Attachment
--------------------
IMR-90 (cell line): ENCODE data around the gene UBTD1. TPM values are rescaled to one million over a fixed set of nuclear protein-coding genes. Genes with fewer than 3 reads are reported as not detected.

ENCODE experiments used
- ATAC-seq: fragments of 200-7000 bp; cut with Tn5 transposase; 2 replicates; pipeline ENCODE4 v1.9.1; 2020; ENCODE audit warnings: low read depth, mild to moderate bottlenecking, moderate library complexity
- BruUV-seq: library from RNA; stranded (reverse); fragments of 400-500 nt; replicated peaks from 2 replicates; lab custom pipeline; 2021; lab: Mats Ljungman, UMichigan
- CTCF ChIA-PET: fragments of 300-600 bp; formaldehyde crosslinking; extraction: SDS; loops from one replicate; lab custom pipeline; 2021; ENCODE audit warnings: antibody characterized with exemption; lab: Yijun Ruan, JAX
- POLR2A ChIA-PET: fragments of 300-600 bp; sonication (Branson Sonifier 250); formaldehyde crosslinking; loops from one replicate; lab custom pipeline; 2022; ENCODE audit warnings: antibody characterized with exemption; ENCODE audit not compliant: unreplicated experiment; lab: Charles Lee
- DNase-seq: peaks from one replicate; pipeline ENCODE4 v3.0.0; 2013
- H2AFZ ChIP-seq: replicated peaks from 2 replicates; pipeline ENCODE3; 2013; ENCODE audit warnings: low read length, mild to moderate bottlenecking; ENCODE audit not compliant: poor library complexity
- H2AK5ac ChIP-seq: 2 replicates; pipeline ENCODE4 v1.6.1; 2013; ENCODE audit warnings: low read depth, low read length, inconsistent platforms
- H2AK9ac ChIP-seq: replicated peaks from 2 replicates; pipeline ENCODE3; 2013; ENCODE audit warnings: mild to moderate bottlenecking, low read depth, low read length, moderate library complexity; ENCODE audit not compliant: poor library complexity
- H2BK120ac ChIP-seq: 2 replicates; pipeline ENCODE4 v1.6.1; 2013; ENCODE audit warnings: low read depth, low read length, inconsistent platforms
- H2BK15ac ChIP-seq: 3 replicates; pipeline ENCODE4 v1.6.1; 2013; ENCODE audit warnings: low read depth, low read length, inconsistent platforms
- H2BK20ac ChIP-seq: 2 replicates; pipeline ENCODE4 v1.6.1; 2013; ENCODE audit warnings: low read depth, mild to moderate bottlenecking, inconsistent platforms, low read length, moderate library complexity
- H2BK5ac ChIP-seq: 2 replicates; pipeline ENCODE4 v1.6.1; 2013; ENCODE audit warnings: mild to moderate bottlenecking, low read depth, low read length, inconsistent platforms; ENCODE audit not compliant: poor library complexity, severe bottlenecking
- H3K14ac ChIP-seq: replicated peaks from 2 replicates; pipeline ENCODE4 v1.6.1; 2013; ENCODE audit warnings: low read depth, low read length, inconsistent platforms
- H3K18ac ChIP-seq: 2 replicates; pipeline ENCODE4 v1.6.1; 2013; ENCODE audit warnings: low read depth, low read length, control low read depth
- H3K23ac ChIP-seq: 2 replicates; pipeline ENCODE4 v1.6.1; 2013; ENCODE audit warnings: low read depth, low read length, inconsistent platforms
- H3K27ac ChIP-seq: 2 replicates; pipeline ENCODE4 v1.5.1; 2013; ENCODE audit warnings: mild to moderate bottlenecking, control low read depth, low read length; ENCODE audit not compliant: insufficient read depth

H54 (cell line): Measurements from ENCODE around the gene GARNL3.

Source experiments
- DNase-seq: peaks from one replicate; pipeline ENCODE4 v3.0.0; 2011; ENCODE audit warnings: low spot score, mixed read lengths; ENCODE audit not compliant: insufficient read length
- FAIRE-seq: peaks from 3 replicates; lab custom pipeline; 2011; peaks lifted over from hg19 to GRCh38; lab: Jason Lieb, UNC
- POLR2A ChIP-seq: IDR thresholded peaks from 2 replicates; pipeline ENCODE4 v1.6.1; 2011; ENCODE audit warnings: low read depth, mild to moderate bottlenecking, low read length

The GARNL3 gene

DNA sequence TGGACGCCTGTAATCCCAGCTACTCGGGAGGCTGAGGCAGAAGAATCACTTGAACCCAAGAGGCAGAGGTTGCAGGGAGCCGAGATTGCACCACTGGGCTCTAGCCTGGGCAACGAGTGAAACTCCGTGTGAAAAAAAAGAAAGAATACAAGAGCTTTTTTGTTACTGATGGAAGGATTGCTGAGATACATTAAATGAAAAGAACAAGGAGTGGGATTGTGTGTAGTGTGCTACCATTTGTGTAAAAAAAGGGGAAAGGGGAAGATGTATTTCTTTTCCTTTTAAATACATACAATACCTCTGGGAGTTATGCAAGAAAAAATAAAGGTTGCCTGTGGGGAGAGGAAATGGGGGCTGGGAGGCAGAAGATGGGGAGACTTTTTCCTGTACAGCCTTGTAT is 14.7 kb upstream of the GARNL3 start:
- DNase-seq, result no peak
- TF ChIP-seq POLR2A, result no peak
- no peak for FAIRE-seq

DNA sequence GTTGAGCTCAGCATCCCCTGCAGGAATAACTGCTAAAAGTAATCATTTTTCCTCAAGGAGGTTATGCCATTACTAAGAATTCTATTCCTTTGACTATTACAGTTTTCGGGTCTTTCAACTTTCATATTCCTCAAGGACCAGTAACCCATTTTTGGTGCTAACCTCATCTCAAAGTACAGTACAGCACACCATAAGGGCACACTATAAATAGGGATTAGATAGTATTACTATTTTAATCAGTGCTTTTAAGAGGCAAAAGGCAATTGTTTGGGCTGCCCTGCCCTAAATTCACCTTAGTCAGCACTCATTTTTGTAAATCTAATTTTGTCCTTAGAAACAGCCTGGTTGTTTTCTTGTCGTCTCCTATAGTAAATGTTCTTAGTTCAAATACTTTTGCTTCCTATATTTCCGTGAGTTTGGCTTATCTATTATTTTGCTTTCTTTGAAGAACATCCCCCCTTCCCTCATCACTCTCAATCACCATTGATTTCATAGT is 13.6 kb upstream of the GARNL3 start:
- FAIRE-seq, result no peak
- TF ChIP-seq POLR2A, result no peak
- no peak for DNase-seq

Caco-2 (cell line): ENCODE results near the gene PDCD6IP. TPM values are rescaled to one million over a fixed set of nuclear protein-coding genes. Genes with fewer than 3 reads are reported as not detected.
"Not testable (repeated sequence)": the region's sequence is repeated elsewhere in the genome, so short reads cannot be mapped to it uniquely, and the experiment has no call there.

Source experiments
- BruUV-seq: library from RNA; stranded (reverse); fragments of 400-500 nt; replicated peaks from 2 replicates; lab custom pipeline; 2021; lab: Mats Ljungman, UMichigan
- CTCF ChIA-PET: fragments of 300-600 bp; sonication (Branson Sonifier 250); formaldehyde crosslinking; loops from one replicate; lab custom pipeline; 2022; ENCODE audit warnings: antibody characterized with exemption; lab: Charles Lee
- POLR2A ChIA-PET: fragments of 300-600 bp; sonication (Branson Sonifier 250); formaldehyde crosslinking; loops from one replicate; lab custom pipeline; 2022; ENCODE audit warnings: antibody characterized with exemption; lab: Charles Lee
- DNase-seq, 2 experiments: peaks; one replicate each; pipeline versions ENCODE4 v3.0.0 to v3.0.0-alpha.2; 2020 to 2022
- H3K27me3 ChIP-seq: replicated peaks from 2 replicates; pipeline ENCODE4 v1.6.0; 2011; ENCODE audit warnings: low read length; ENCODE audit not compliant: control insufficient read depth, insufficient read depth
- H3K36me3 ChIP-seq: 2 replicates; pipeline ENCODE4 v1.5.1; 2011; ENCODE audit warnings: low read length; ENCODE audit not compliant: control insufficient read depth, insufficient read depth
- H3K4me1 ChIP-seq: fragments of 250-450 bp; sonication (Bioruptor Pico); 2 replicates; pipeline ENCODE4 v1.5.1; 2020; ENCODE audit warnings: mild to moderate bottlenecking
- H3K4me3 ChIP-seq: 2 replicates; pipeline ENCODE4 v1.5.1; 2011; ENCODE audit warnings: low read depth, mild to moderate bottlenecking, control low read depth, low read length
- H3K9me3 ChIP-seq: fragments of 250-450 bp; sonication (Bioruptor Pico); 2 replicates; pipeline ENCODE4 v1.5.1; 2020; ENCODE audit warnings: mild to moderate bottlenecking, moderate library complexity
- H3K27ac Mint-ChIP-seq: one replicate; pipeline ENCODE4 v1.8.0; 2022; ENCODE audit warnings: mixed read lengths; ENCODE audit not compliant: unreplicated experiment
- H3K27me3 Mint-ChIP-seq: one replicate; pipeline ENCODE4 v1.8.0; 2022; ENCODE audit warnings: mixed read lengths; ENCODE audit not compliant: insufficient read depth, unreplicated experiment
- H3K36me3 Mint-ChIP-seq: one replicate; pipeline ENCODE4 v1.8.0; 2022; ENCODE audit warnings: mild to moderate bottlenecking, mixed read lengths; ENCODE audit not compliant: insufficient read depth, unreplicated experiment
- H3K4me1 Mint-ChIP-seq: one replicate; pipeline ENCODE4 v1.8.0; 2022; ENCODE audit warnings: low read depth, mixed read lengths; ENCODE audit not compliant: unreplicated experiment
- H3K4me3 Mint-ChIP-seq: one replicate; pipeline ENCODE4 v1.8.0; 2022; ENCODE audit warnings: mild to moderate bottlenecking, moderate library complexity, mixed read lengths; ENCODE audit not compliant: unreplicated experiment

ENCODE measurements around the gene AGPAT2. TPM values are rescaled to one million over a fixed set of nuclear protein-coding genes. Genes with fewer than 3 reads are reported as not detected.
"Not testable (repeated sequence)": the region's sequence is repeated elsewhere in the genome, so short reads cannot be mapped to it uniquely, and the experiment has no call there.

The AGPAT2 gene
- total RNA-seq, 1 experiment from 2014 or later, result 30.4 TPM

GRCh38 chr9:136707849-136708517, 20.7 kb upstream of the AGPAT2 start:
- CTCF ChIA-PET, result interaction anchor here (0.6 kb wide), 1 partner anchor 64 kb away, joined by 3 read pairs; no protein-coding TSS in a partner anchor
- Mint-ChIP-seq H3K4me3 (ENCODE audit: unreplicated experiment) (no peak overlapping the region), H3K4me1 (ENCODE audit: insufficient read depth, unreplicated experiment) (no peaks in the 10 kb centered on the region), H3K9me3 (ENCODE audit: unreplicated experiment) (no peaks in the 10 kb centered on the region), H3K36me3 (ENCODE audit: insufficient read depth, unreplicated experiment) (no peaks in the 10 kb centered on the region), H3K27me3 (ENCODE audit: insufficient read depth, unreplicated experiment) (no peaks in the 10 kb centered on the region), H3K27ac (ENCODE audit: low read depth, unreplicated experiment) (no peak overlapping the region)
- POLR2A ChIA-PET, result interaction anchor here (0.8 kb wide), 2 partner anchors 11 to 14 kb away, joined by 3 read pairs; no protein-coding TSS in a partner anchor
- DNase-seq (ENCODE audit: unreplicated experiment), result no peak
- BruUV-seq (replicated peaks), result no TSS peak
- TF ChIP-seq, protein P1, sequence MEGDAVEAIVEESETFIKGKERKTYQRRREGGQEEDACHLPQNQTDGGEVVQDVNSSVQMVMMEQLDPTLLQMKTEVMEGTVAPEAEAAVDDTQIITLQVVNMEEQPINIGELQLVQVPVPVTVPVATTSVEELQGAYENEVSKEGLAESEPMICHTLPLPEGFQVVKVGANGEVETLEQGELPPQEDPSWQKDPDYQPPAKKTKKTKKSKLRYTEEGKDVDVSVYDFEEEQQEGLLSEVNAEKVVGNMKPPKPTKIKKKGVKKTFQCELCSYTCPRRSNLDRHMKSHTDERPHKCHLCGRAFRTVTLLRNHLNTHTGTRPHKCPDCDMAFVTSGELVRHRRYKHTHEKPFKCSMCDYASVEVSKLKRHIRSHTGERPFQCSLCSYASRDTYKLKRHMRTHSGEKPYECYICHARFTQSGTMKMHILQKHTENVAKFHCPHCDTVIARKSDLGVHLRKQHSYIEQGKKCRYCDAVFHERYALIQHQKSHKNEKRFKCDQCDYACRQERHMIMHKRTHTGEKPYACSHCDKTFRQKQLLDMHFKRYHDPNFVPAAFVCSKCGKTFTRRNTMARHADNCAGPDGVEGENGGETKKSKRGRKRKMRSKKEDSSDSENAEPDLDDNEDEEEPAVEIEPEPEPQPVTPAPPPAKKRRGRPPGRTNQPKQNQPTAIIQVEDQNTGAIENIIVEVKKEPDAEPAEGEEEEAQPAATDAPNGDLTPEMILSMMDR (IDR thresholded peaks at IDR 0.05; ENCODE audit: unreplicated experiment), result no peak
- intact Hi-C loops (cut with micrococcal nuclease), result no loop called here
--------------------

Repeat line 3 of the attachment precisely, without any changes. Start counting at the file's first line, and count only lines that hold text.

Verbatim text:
- ATAC-seq: fragments of 200-7000 bp; cut with Tn5 transposase; 2 replicates; pipeline ENCODE4 v1.9.1; 2020; ENCODE audit warnings: low read depth, mild to moderate bottlenecking, moderate library complexity